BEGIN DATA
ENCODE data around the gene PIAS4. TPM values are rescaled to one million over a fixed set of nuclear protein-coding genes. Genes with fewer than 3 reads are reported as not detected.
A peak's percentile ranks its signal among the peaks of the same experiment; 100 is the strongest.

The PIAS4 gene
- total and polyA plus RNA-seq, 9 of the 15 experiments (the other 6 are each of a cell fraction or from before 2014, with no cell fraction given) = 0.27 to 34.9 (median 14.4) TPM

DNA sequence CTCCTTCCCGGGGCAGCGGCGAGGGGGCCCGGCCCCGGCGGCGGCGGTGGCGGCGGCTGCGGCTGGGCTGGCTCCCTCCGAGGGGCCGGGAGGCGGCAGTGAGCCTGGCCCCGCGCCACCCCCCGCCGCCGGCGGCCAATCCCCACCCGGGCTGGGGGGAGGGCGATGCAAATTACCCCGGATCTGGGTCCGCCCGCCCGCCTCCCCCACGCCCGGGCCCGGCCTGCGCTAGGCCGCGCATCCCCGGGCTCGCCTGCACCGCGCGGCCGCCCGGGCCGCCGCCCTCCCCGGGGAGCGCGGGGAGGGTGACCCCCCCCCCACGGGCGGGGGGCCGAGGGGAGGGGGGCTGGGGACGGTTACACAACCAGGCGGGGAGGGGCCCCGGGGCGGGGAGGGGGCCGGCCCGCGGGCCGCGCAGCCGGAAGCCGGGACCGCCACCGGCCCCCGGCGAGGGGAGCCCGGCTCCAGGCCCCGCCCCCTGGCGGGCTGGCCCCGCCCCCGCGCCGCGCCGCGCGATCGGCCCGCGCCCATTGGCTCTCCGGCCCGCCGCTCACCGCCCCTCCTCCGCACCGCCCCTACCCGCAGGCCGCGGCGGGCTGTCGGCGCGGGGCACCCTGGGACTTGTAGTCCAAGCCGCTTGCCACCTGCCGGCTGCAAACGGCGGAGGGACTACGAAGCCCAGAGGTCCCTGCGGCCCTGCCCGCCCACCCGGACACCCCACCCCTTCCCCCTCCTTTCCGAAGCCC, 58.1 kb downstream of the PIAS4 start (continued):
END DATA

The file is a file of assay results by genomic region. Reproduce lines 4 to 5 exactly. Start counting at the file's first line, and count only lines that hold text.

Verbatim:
- total and polyA plus RNA-seq, 9 of the 15 experiments (the other 6 are each of a cell fraction or from before 2014, with no cell fraction given) = 0.27 to 34.9 (median 14.4) TPM

DNA sequence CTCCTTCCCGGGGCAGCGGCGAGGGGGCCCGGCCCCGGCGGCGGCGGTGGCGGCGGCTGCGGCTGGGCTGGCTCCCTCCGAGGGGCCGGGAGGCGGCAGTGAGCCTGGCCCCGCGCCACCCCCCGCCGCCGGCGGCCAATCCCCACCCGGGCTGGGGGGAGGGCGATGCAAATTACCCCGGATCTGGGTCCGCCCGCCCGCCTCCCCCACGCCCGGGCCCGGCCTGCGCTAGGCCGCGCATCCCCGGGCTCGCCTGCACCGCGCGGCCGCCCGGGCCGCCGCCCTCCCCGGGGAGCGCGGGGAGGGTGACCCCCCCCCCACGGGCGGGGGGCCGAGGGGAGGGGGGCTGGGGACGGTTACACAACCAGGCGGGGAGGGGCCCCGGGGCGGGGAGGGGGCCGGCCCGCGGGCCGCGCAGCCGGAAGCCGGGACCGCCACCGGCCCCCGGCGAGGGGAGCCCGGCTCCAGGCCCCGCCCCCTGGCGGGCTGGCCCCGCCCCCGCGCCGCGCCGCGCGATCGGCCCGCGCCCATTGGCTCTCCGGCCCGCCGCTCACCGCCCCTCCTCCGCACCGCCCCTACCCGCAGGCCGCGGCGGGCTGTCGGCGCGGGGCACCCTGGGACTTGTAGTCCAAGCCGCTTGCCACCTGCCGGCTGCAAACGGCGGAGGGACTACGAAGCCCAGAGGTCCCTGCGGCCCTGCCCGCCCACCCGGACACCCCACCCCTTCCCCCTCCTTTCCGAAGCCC, 58.1 kb downstream of the PIAS4 start (continued):